Merchants often have to pay chargeback fees as well. When a bank processes a chargeback, they often charge the merchant a fee to penalize them for what the bank views as an illegitimate transaction. Fees can start out around $20 but can grow if a small business frequently experiences chargebacks. Small businesses are also paying the transaction fee for processing the payment, which is more money out of their cash box.
Higher risk category
A high frequency of chargebacks can lead a merchant to be labeled as a high-risk business. Small businesses that are classified as high-risk often pay higher per-transaction fees and might be canceled by their current payment processor. This can lead to a bigger cut in profit and complicate payment processing options.
What small businesses can do
Successfully disputing chargebacks is difficult, but possible. A 2021 survey of more than 400 merchants from Chargebacks911, a company that helps businesses reduce their chargebacks, found that while businesses respond to around 43% of chargebacks, an average of only 12% were recovered successfully. To improve your odds of success, try this:
Chargeback responses have deadlines, and you’ll be out of options if you wait too long to respond. Gather your information and respond to the chargeback in a timely manner. But not so quickly that you overlook information. Give yourself time to be thorough.
Talk with the customer
Try to identify the issue and learn what is going on beyond what the card issuer or bank tells you in the chargeback notification. Keep the conversation friendly, and report the conversation in your documentation to the card issuer or bank to inform them of any relevant information the customer explained to you to support your case.
Prove your point
Merchants are able to write a rebuttal letter for a chargeback. If you have time, craft a letter that clearly states your evidence for why the chargeback is fraudulent and why the charge is legitimate. Keep a professional voice and provide evidence of your argument, including pictures and screenshots.
How to avoid chargeback fraud
Small businesses can take steps to decrease their odds of experiencing illegitimate chargebacks, including:
Ensure the charge on a statement matches your business name
Some people will report a charge as unauthorized if they do not recognize the business name on their financial statement. You can avoid this by ensuring that your business name appears correctly on transactions. If you need to update this information, contact your payment processor. If you can’t update it and it’s not identical to your business name, notify the customer within the email confirmation so they know what to expect.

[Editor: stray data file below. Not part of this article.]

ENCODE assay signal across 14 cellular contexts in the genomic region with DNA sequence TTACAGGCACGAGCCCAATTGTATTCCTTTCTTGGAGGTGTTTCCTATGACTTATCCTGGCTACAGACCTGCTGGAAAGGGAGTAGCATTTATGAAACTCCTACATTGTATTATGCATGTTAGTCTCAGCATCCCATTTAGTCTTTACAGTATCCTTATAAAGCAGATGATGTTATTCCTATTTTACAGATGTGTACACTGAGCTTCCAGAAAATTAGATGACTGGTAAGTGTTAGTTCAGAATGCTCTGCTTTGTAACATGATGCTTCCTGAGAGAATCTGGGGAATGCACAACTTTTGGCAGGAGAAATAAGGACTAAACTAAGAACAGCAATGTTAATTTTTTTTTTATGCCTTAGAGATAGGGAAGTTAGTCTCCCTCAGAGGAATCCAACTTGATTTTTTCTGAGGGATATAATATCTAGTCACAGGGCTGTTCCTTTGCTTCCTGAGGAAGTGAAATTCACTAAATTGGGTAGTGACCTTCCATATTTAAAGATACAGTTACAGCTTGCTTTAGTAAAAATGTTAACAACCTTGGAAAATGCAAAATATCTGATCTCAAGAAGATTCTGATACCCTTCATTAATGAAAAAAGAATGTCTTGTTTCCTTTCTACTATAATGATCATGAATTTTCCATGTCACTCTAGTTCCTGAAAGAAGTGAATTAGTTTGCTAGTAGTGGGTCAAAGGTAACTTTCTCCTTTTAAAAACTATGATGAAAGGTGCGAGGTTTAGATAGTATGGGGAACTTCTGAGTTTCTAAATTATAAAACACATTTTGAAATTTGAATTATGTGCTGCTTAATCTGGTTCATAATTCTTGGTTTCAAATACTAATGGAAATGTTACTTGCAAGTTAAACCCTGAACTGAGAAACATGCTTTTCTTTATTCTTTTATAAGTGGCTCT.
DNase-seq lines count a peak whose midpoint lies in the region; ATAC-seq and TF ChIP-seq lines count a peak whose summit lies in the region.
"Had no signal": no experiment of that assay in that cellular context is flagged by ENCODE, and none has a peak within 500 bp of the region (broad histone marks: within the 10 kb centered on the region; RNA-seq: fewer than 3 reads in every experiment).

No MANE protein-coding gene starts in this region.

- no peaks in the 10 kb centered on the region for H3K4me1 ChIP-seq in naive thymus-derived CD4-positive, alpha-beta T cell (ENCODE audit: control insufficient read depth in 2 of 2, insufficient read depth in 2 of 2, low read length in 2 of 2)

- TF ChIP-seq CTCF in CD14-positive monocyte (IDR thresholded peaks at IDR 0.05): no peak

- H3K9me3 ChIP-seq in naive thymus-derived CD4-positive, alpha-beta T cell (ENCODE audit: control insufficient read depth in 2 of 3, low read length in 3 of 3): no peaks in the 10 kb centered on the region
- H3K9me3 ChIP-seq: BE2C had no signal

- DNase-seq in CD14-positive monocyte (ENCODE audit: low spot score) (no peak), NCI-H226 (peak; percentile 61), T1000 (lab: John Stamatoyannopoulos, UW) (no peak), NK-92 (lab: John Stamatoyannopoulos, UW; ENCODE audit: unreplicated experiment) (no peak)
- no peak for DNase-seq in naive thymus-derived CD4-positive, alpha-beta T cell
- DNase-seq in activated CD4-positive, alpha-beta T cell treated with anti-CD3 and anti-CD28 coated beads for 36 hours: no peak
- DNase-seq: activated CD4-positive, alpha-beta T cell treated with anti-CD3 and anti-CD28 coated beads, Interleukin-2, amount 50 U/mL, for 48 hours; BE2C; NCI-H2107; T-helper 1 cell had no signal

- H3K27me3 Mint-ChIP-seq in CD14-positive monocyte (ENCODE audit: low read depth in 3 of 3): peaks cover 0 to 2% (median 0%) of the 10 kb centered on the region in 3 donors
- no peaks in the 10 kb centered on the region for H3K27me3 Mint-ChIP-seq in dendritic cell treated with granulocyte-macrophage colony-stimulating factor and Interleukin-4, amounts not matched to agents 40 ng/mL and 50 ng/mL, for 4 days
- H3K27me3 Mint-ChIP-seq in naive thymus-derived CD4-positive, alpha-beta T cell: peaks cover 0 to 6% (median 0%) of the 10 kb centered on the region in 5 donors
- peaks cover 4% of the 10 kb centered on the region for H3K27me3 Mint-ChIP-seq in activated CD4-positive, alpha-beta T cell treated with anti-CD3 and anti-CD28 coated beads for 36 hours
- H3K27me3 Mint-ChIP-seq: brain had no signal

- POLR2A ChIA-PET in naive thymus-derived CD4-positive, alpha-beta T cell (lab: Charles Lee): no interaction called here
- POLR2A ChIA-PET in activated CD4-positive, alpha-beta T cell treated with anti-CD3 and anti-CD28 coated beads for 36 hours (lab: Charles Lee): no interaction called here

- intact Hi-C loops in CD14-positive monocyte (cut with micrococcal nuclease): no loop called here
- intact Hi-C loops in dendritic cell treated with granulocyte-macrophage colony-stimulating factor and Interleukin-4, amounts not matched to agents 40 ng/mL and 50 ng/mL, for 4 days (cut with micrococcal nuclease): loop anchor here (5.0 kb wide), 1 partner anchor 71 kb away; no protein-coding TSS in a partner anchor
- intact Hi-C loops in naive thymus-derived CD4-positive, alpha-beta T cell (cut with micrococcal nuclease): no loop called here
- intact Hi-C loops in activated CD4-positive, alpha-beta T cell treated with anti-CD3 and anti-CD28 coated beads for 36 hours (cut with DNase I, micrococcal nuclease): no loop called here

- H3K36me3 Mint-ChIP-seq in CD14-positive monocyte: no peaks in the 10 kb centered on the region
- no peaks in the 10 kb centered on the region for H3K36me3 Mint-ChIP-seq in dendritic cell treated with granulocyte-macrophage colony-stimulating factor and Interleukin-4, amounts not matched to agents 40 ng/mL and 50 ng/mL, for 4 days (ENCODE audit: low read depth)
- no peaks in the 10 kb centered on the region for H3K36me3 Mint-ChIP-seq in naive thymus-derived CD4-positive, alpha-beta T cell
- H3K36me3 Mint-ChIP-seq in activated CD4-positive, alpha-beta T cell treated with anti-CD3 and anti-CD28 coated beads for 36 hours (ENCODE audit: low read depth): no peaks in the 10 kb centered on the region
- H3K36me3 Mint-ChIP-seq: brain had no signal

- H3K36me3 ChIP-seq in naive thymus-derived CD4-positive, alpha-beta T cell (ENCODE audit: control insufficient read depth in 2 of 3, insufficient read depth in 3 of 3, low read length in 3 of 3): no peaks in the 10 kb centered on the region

Using tools and services that track shipments and show when a product is delivered gives you more leverage to dispute a chargeback when a customer asserts that a product was not delivered.
Make it easy to return items
By relaxing your window for returns, you make it simpler to return items for a refund. Customers might be more inclined to work with you if they know they can still return an item instead of calling their credit card issuer after a short window has passed. Making contact methods easy to locate and responding to upset customers might help the process as well.
How to Get a Loan to Buy a Business
Not everyone wants to take on the challenge of building a business from the ground up. An attractive alternative can be to step into a business that’s already up and running by purchasing it from the current owner. Some advantages of buying a business may include easier financing, an established customer base and an existing cash flow.
Buying a business is different from buying a franchise. Franchises have a set business model that’s proven to work. However, when you buy an independently operated business, it’s important to show the lender that you, your previous business experience and the business you want to buy are a winning combination.
What lenders look at when you want to buy a business
Because lenders can view the performance record of an existing business, it’s typically easier to get a loan to purchase an existing business compared with startup funding. However, your personal credit history, experience and details about the acquisition business still matter.
Your personal credit and experience
Through credit reports and credit scores, lenders are able to assess how you’ve managed debt in the past and potentially gain insights into how you will handle it in the future. Your education and experience will also be evaluated.
Solid credit history: Lenders look to see if you have a history of paying your debts. Foreclosures, bankruptcies, repossessions, charge-offs and other situations where you haven’t paid off the full amount will be noted.
Business experience: Having worked in the same industry as the business you want to purchase is helpful. Related education can also be viewed as a positive.
Other businesses you’ve owned